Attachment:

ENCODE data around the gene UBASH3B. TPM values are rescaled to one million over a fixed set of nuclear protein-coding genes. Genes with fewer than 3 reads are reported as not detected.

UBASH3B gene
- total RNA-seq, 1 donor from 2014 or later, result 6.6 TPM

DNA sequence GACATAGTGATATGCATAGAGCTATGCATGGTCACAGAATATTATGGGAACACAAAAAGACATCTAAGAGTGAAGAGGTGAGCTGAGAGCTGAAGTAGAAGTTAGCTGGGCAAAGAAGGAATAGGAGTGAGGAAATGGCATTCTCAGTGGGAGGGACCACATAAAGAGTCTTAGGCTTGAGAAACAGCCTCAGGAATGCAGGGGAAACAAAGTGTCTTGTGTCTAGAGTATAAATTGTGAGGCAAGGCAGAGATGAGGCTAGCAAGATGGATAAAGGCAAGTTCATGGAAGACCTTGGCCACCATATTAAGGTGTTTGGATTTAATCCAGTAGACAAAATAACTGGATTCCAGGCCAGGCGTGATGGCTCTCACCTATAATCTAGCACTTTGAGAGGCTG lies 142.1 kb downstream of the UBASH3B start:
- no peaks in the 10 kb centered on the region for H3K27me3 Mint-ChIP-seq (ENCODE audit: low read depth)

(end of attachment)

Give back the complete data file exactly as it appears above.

ENCODE data around the gene UBASH3B. TPM values are rescaled to one million over a fixed set of nuclear protein-coding genes. Genes with fewer than 3 reads are reported as not detected.

UBASH3B gene
- total RNA-seq, 1 donor from 2014 or later, result 6.6 TPM

DNA sequence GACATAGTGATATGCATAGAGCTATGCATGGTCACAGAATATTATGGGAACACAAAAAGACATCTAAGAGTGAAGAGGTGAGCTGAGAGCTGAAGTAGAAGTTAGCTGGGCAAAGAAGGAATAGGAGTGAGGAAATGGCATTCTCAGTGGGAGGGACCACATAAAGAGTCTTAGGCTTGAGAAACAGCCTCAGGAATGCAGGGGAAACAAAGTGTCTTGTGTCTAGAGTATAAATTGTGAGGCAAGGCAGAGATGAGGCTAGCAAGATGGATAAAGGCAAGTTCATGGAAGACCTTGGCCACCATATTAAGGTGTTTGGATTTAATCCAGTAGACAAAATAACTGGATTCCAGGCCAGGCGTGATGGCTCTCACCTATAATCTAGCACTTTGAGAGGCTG lies 142.1 kb downstream of the UBASH3B start:
- no peaks in the 10 kb centered on the region for H3K27me3 Mint-ChIP-seq (ENCODE audit: low read depth)